The Ancient
Society of
College
Youths
Est. 1637

Country Meeting 2012

The business meeting.

The city of York has long been an attraction for the Ancient Society of College Youths. It was in 1787 that a band from the society rang the first peal on the (original) ring of bells at the Minster, a peal which required three men to ring the tenor behind. Somewhat later — in 1980 — York was the site of one of the all too rare victories by an ASCY band in the National Twelve Bell Contest.

In recent times, York has established itself as a true centre of ringing excellence, claiming to have the finest ring of twelve in the world (or the finest twelve north of Worcester, according to taste), as well as a clutch of high quality and well-maintained rings of six, eight and ten. And surrounding North Yorkshire boasts not only fine countryside, but towers of great distinction, many populated by ASCY members. So an invitation from our members in York to hold the annual country meeting in the city was accepted with alacrity.

The band which rang a peal at Clifton, where the Master learnt to ring. Clockwise from front right: Jonathan Slack, Gwen Rogers, Ian Hill, Rob Lee, Simon Reading, the Master.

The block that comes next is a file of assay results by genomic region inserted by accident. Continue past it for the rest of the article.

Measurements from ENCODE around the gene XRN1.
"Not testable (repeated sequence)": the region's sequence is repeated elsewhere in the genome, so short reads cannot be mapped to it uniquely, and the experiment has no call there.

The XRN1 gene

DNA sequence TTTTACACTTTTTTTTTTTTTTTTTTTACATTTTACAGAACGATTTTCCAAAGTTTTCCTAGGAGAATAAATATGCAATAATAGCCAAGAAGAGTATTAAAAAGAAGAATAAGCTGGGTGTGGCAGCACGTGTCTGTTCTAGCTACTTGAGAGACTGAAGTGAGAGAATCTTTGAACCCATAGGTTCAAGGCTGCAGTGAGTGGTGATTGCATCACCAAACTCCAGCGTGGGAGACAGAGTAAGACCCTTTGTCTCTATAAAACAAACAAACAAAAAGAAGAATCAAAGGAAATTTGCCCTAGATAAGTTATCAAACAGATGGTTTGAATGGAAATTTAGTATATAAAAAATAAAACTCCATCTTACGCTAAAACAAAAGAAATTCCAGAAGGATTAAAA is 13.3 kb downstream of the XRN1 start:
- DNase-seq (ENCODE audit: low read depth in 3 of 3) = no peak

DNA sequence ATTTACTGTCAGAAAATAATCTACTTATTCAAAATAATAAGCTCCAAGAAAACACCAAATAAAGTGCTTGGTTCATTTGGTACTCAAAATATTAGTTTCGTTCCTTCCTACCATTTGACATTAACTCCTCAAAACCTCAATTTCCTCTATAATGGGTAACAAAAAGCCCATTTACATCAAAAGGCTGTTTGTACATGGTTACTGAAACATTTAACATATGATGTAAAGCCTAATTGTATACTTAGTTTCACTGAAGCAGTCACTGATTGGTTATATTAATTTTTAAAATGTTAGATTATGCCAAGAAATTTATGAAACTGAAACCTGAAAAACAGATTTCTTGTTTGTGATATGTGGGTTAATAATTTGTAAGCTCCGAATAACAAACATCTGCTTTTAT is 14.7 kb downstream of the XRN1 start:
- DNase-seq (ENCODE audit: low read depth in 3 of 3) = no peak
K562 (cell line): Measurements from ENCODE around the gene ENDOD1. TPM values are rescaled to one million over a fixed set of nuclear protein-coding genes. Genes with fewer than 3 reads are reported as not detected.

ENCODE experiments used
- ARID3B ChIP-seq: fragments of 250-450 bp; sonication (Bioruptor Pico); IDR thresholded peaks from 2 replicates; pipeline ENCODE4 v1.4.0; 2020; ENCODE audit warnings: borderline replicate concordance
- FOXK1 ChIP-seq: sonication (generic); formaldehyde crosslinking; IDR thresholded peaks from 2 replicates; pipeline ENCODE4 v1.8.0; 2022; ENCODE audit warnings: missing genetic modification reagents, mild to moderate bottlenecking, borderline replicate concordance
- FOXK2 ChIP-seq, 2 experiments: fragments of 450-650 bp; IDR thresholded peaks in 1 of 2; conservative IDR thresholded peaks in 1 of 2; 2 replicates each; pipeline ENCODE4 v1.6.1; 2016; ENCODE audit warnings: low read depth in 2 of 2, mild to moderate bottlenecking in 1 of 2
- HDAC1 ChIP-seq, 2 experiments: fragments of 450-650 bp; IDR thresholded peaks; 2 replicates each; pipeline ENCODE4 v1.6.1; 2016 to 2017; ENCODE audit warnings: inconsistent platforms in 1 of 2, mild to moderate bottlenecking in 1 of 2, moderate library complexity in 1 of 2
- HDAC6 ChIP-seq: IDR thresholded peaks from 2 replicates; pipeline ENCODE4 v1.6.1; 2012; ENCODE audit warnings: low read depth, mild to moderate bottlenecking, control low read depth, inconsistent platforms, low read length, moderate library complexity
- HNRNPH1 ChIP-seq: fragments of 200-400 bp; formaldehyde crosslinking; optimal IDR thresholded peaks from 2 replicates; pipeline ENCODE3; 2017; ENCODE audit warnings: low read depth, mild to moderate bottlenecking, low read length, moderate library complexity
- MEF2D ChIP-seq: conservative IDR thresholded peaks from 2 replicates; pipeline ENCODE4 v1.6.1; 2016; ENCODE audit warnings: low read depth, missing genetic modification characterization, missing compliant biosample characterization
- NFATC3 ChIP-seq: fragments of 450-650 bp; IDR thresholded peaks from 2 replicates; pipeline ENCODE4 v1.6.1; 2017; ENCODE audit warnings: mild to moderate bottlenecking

By tradition, the Junior Steward has the challenge of sorting the names of members wanting to take part in peal attempts into a semi-coherent plan. Simon Meyer proved well up to the task. Apart from an attempt at St Martin le Grand which had to be cancelled because of work on the tower clock, all peals were duly completed — three on Thursday and six on Friday — with some forty members taking part.

On Saturday, after an hour's ringing on the fine ten at St Wilfrid's, a short business meeting was held. Peter Sanderson, ringing master at York Minster and a longstanding Society member, welcomed the Society to York, and the Master, David Maynard, responded with the thanks of the Society to the York ringers for their excellent arrangements. Two of North Yorkshire's rising stars were nominated for membership. Further ringing took place during the afternoon — at St Olave's, St Martin's and the Minster.

The evening's dinner, attended by 76 members and guests, was held in the graceful surroundings of the De Grey Rooms, one of York's architectural gems. Country meeting dinners are by tradition speech free, but Chris Kippin was allowed a little latitude as he presented an inscribed tankard to the recently retired Secretary, John Hughes-D'Aeth, a gift from the seven masters who served with him from 2004 to 2011.